My musing today is a ‘what if?’ What if Alzheimer’s disease and perhaps other types of dementia, are a breakdown of these chunks of pre-processed data? Or perhaps of the system or ‘index’ that can make that quick ‘this piece fits here’ determination? So I am wondering if the disease breaks up the parts of the puzzle we have solved destroying the relationship. Then when they try to process that flood of input again they are unable to easily process the world in an efficient way.

I’m not a scientist, so this is just my creative brain asking questions.

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GIGO & Your Brain

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I’m not sure if it was binge-watching season 4 of Stranger Things but I found myself thinking about the craziness of the world again and decided to pen a few more words.

I am convinced that we are victims of our own brains.

This is something I touched on here in an earlier post. We spend our lives gathering data, learning about the world, learning from other people, and building a model of reality. This unique view of reality becomes the lens we use to see the world. We are not reacting to the world so much as reacting to the model of the world we have in our heads.  I’ve heard this described as the ‘predictive brain.’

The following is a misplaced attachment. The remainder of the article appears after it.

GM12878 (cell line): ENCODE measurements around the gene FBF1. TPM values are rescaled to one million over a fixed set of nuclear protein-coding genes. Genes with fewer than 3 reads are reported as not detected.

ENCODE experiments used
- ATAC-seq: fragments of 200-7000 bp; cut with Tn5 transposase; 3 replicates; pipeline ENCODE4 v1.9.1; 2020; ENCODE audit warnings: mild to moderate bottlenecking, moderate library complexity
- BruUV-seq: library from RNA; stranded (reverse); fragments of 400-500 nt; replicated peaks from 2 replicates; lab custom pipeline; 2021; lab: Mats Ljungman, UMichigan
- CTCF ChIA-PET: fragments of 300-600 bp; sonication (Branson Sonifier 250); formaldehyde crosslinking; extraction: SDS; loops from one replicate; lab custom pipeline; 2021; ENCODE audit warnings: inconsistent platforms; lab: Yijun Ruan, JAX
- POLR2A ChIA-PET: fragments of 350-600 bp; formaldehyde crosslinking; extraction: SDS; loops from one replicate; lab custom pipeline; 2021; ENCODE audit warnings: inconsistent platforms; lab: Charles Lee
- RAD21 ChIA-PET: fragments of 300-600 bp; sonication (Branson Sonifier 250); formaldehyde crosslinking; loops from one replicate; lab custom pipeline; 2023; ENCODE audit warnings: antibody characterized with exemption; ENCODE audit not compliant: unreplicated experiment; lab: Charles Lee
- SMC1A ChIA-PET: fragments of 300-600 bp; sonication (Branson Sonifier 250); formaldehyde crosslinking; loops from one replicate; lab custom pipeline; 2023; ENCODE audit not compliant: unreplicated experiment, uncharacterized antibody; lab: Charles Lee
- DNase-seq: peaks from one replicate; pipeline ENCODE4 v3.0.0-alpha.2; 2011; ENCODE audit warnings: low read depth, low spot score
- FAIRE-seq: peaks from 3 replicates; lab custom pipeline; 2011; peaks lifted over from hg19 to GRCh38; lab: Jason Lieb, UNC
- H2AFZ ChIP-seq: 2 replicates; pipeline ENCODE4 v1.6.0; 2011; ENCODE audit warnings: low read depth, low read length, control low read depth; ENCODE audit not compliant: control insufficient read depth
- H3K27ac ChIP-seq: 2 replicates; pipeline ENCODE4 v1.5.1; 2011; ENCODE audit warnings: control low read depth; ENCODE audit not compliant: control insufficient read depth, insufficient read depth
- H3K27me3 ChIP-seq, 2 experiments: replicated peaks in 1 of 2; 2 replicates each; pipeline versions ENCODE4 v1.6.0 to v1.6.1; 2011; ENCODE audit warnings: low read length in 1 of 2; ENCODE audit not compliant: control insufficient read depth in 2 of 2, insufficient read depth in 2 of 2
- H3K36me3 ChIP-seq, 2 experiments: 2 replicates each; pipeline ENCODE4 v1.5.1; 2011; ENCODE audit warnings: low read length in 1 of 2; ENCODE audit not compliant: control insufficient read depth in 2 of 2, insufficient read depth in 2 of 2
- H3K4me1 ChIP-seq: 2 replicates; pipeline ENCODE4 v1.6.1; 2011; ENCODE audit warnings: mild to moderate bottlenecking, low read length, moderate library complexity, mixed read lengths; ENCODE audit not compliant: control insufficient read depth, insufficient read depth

Your view through that lens may be accurate or distorted. It can guide you to do worthwhile work and help you to lead a happy life or drag you down a rabbit hole of conspiracy theories, fear, and rage. For the most part, the system has worked well for ‘normal’ people. And by normal, I mean people whose view of reality is good enough to be able to allow them to function in the world.